Look at our history over the past 100 years. There are no completely independent Black organizations that have grown to become Black institutions. Organizations can only become institutions when they have become financially independent and I don’t know any Black organizations that are endowed at the level that guarantees their sustainability for generations to come. Most Black organizations are, like Black individuals, living paycheck to paycheck. We lack the resources. Not only are our non-profits not sufficiently endowed, neither are our for-profit organizations. This presents a new set of challenges because if our businesses are not successful then wealth can’t be created. While some of our greatest leaders have tried to build the infrastructure and organizational capacity required to defend the Black community against racism and discrimination, none of their efforts remain today. They just couldn’t solve the sustainability issue, the Economic Structural Deficit.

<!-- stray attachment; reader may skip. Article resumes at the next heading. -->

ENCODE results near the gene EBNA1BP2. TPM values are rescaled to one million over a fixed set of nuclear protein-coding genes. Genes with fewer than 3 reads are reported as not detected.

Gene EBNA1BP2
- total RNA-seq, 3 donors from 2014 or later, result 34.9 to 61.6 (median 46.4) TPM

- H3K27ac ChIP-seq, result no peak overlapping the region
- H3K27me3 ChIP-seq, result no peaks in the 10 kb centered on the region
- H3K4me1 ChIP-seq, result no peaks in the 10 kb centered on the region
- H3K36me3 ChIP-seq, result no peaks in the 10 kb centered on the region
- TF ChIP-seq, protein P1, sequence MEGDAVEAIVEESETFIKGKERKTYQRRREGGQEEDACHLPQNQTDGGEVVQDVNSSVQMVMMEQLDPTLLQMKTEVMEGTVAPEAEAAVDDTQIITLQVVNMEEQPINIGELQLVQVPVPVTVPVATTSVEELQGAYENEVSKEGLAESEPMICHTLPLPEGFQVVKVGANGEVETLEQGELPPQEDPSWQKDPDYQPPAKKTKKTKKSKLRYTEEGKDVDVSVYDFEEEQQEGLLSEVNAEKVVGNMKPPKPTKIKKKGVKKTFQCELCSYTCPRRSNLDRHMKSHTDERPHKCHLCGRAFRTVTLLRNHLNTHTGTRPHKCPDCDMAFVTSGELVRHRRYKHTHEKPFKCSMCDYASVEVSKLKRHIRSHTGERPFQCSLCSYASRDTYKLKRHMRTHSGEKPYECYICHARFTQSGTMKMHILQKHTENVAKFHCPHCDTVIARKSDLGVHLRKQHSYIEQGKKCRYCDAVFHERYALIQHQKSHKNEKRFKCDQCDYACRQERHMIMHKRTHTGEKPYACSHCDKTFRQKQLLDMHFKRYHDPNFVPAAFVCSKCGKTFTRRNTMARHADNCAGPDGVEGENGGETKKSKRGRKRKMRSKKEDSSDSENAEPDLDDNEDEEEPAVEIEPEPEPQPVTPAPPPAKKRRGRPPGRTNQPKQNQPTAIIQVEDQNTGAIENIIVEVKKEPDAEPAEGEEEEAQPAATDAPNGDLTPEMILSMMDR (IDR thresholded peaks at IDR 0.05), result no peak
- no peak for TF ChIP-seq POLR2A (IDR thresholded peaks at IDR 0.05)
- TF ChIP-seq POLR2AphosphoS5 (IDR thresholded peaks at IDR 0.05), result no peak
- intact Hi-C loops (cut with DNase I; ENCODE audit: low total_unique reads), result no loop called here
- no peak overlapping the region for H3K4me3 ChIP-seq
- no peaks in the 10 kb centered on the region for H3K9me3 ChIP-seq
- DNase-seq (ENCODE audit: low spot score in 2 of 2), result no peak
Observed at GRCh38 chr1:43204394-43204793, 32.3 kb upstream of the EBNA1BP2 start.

Brothers and sisters, we must understand that every issue we have requires an organizational defense because behind every challenge that we face there are forces that are even stronger than we are that are intent on keeping things the same. Whether it’s non-profit or for-profit, the delivery of any service requires the same ingredients (human talent and expertise, business infrastructure, financial resources, etc.). It’s all business. If you wanted to feed the homeless, how long can it be done without dedicated resources? At some point the weight of the task and need will overwhelm you if you’re unable to secure dedicated resources. Without dedicated resources, the quality of your service delivery (feeding the homeless) will come into question and definitely the ability to do it long term is almost impossible.